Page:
The truth about Vitamin C

Autumn is coming soon, let’s get some vitamin C tablets! I used to hear this statement every single year when I was growing up. Now I hear the same line, but from patients who also wants to look after their health and “aimed at reducing colds during the winter season” – with the added question: What is the best way to take vitamin C and protect my teeth at the same time? If you wonder about the same, come and read with me to find the answer.

Why vitamin C is important

Vitamin C is a popular and important vitamin, known to play a key role in the maintenance of a healthy immune system, gum and teeth health, collagen production and the reduction of fatigue.

Humans are in a small minority of mammals that can’t produce their own vitamin C; it’s also water soluble and can’t be stored in the body.  This means it must be regularly supplied by the diet.

Your body uses extra vitamin C during times of increased need such as illness or infection. So, unless extra care is taken to increase dietary intake during these times, daily supplies are likely to fall short. This is when supplemental vitamin C may be a useful addition to your diet.

What about Vitamin C supplements?

A powdered vitamin C supplement, gummies, effervescent vitamin C packets and chewing tablets, can contain up to 10 times more vitamin C than orange juice, which can increased dental erosion (loss of the surface of your teeth) . Here I would only recommend Vitamin C capsules as the best supplement in order to give the extra protection to your teeth.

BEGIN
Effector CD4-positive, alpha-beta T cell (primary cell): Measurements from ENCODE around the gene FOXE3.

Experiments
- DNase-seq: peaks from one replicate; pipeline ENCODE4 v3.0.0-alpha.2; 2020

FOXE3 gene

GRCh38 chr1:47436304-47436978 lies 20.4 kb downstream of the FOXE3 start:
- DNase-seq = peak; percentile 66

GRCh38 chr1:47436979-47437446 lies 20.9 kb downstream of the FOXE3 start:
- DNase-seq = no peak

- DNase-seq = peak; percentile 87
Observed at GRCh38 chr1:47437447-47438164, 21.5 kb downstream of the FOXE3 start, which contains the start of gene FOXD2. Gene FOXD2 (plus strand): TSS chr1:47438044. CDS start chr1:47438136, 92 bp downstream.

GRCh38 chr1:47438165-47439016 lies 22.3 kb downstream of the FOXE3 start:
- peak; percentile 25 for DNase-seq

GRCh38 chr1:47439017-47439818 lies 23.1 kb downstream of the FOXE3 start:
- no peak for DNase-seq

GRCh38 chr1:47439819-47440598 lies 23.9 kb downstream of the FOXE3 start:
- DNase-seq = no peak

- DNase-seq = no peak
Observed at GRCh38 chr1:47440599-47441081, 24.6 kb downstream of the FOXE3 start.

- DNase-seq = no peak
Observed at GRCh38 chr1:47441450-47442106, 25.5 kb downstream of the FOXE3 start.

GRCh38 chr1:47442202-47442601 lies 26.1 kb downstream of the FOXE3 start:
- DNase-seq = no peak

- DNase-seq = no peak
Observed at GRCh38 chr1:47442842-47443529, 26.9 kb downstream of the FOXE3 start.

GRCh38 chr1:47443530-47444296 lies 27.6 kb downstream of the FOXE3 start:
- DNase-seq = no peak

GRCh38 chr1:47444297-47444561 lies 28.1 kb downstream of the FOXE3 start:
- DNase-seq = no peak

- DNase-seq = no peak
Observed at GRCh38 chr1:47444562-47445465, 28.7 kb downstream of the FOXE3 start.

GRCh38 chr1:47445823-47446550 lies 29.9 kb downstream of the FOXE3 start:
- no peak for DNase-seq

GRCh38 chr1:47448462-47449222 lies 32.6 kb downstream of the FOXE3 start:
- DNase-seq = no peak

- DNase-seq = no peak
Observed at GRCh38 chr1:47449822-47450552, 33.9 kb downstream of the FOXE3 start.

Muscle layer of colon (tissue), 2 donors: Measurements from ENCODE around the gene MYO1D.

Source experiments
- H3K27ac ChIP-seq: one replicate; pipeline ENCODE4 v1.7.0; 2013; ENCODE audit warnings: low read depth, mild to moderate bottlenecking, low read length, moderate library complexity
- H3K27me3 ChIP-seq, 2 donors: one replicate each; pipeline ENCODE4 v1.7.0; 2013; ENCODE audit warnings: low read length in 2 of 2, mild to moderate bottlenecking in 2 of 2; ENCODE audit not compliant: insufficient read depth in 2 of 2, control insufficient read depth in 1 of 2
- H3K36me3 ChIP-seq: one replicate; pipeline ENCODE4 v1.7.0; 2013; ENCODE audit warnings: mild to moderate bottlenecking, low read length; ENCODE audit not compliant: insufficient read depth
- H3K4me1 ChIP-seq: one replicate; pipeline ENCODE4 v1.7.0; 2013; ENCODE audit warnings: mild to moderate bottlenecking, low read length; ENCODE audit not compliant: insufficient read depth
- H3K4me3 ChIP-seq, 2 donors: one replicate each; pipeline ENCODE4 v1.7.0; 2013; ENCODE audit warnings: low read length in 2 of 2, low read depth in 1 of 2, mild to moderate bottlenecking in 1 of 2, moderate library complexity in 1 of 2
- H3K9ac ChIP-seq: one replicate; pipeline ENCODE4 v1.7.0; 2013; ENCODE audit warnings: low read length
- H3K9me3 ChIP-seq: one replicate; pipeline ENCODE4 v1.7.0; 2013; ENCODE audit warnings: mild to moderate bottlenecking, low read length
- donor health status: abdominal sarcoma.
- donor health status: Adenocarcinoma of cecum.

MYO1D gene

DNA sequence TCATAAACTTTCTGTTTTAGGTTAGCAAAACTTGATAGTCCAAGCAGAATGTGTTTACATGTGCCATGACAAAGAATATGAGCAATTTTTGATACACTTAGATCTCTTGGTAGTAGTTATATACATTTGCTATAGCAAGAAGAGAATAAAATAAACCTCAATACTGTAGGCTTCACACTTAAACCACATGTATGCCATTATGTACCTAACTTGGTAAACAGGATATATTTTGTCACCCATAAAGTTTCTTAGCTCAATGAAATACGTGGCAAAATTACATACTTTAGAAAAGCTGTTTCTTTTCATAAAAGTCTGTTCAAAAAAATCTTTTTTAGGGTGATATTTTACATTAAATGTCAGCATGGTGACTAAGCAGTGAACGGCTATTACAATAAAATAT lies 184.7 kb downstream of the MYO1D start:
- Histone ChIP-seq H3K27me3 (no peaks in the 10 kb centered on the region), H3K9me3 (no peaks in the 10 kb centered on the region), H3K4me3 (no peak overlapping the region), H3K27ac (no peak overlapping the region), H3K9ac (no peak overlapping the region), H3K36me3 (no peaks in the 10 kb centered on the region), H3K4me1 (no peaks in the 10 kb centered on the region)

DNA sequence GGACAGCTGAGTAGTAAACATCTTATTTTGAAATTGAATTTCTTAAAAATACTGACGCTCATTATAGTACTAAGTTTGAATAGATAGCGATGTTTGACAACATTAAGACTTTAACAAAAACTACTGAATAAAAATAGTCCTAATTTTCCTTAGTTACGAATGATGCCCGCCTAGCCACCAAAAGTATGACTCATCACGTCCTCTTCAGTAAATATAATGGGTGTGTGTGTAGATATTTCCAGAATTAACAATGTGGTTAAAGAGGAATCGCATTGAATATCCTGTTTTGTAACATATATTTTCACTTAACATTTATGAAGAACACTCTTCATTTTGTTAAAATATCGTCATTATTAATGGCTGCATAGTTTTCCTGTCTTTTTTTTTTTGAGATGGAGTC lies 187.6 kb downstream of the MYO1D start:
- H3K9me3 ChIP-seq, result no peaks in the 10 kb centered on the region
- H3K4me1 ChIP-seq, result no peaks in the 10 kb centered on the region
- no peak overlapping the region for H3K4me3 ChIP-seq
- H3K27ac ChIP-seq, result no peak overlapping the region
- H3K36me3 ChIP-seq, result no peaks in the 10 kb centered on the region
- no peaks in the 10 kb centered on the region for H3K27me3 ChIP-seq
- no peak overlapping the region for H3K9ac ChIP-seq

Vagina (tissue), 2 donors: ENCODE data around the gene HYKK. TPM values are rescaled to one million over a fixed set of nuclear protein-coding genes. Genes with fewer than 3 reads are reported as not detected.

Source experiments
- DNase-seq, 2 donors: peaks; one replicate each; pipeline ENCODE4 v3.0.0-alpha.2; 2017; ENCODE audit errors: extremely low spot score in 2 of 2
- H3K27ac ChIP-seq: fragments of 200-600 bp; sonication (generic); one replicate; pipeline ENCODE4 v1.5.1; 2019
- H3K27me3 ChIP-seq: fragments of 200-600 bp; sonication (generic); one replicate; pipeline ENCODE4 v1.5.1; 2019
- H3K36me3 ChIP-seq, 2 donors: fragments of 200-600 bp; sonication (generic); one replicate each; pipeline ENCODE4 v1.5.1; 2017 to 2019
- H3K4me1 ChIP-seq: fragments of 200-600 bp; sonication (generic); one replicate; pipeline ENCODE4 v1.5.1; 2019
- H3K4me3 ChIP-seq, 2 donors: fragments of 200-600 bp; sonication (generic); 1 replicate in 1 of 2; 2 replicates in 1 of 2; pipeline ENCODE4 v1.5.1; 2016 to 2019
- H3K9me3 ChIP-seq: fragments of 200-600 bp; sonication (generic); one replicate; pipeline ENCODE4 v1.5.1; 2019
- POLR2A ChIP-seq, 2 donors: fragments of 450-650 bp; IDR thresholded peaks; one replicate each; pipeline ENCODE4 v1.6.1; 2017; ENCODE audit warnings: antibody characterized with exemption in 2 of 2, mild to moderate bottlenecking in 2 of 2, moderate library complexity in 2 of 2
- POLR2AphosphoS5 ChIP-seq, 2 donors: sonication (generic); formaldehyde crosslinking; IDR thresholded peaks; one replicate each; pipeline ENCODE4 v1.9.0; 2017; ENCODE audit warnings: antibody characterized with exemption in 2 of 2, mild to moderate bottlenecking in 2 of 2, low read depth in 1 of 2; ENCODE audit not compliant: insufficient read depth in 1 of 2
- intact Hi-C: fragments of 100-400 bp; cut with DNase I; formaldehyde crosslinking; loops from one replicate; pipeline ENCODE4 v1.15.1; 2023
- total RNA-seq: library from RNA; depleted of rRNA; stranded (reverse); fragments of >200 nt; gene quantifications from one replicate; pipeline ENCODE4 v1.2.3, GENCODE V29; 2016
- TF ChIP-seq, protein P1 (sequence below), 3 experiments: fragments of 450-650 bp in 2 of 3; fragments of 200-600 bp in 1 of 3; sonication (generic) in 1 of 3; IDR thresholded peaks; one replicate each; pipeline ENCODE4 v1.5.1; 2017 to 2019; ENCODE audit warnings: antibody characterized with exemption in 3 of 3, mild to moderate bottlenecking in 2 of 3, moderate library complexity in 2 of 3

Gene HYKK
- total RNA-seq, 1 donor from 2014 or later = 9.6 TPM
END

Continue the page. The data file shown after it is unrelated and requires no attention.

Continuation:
Best sources of vitamin C

  • Citrus fruit – such as oranges and orange juice, kiwis and lemons
  • Raw green peppers
  • Strawberries
  • Backcurrants
  • Broccolli
  • Brussels sprouts
  • Potatoes
  • Thyme, parsley
  • Guavas
  • Kale

Few tips to keep your teeth healthy

  • Never suck on lemons, limes, or any highly acidic fruit. Putting these fruits against your teeth for any period is a sure way to soften your teeth.
  • Since vitamin C is water-soluble, you should take it on an empty stomach, likely the first thing in the morning or 30 minutes prior to a meal. If you’ve eaten, wait two hours before taking vitamin C.
  • Use a straw when drinking fruit juices. This keeps it from coming in direct contact with your teeth. Be sure to position the straw towards the back of the mouth and avoid chewing it. Shoving the straw in between your teeth can harm your gums or create spaces between your teeth.
  • Rinse your mouth with water after eating fruit to dilute the acids in your mouth, and wait at least 30 minutes before brushing to give your enamel time to resettle.
  • Keep your teeth strong by brushing with fluoride toothpaste.
  • Eat cheese after your fruit. Cheese helps raise the pH levels in your mouth and increases saliva production, which also aids in neutralizing acids.

Before bringing the curtain down…

Vitamin C levels begin to diminish after food is harvested. The longer produce has been in storage or in transit, the less vitamin C it will contain. So choose fresh fruits and vegetables whenever possible! And if it comes down to a choice between out-of-season fresh produce and frozen, take frozen. Out-of-season produce often travels long distances to reach market and therefore loses more of its nutritional value.

Sunrise over the Andes mountain, September 2020 – Chile

El Condor Pasa song by Daniel Alomia Robles.

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